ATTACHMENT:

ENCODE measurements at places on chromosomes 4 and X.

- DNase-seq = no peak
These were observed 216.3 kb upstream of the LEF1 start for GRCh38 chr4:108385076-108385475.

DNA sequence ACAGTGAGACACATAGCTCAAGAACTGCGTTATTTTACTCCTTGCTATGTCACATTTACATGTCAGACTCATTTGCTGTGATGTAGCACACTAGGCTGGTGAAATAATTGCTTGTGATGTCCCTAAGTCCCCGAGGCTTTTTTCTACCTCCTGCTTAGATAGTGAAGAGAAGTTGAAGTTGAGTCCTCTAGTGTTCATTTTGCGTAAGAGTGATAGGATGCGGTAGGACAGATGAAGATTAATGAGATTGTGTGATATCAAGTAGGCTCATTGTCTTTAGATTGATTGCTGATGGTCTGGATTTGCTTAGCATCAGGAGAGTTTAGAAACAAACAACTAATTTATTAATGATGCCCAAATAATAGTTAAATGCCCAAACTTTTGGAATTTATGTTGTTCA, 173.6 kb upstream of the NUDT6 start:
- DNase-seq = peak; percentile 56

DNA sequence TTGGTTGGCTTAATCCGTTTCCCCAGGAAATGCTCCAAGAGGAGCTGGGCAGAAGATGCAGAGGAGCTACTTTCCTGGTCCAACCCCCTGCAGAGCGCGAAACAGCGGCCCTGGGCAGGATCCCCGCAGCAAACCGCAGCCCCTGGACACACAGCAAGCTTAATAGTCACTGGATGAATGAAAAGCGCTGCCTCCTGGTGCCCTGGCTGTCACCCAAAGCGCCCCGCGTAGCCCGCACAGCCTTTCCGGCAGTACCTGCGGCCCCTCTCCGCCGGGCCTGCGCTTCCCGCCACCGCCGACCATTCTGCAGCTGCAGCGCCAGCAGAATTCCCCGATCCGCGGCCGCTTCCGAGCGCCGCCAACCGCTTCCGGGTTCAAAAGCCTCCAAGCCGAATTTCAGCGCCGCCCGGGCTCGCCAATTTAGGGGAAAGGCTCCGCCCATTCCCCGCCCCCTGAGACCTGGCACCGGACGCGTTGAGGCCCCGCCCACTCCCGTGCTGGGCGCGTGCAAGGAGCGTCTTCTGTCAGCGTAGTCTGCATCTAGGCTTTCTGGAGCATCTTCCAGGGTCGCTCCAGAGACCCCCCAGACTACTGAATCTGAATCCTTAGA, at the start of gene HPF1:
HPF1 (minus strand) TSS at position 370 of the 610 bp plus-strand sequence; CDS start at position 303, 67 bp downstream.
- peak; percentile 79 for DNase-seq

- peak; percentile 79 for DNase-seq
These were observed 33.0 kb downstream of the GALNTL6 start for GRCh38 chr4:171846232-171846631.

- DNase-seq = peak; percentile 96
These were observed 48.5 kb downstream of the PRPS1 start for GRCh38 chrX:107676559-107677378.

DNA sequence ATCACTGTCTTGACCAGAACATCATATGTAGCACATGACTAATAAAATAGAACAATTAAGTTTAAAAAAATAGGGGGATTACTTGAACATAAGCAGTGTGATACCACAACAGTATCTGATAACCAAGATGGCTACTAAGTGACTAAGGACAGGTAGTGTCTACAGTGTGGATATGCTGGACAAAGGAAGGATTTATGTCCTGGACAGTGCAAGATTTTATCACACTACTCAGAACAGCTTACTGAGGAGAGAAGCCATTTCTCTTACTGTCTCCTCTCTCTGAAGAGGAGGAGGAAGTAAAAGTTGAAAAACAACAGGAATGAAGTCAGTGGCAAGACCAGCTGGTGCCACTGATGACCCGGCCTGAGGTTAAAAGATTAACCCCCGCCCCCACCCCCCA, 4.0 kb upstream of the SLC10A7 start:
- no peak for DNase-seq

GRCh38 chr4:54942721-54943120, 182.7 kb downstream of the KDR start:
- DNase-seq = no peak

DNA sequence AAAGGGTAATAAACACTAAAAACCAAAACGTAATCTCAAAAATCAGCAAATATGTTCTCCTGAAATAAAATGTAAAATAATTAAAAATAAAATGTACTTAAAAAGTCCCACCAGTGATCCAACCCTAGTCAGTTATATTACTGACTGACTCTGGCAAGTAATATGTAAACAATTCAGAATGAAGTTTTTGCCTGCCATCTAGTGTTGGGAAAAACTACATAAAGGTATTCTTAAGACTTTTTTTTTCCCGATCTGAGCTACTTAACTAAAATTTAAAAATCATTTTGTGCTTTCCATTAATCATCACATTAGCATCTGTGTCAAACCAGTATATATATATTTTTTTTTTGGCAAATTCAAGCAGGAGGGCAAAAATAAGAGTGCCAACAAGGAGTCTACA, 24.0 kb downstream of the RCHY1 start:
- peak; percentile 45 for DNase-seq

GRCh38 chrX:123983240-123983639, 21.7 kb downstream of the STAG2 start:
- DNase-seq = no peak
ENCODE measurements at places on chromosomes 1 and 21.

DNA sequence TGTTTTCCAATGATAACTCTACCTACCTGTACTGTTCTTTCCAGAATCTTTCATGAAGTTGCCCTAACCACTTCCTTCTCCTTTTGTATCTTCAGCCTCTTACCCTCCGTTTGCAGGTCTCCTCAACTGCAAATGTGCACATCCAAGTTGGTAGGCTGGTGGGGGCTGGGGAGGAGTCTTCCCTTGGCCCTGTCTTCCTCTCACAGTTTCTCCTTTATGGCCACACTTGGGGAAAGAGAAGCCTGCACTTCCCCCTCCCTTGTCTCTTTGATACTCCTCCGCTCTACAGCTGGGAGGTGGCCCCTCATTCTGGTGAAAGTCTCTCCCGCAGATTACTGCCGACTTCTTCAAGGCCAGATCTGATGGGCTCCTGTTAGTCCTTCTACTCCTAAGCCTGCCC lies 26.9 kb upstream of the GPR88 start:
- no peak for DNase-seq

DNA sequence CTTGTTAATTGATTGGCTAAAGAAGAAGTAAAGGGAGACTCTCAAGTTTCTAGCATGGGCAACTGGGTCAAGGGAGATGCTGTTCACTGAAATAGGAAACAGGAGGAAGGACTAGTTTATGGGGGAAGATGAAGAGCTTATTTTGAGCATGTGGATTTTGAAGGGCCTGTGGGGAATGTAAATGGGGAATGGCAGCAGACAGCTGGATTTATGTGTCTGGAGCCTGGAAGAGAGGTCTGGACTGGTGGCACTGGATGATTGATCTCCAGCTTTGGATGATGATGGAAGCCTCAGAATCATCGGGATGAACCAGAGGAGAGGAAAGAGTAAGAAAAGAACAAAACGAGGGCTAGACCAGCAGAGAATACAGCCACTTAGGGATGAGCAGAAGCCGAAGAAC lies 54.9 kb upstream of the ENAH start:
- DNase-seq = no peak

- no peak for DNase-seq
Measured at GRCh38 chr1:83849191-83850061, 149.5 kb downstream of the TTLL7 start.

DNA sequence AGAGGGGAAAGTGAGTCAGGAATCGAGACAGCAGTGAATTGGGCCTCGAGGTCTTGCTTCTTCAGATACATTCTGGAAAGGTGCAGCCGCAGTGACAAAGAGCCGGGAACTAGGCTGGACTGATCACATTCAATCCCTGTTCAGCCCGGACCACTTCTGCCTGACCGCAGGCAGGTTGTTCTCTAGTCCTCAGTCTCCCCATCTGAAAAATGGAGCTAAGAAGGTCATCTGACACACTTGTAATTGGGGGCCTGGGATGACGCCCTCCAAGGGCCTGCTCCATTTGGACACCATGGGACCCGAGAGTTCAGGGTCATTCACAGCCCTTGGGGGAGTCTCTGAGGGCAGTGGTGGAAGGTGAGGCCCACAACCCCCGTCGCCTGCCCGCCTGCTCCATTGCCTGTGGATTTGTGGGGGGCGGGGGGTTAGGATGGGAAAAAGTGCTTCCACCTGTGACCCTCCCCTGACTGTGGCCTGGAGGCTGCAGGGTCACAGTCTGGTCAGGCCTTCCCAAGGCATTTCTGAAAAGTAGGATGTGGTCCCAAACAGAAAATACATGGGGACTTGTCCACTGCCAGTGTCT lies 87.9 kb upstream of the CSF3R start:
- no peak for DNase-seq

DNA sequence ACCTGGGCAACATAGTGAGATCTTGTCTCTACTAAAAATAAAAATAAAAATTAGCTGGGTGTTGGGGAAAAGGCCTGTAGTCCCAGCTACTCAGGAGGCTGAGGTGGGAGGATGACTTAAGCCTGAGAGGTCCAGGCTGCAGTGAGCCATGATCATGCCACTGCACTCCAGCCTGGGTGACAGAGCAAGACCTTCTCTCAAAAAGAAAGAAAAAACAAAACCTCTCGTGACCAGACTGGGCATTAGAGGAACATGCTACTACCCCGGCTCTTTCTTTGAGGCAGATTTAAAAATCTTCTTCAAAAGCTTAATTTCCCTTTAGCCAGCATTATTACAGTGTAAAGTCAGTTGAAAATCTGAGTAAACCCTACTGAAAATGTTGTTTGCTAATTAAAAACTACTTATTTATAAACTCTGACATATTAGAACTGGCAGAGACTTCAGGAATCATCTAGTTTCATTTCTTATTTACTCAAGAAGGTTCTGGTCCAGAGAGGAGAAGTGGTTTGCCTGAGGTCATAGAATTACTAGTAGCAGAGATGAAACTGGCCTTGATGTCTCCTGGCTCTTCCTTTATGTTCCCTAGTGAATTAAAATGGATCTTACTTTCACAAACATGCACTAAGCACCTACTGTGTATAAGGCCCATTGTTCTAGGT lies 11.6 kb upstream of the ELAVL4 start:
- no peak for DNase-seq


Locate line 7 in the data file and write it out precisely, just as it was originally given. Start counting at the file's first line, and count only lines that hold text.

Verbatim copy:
HPF1 (minus strand) TSS at position 370 of the 610 bp plus-strand sequence; CDS start at position 303, 67 bp downstream.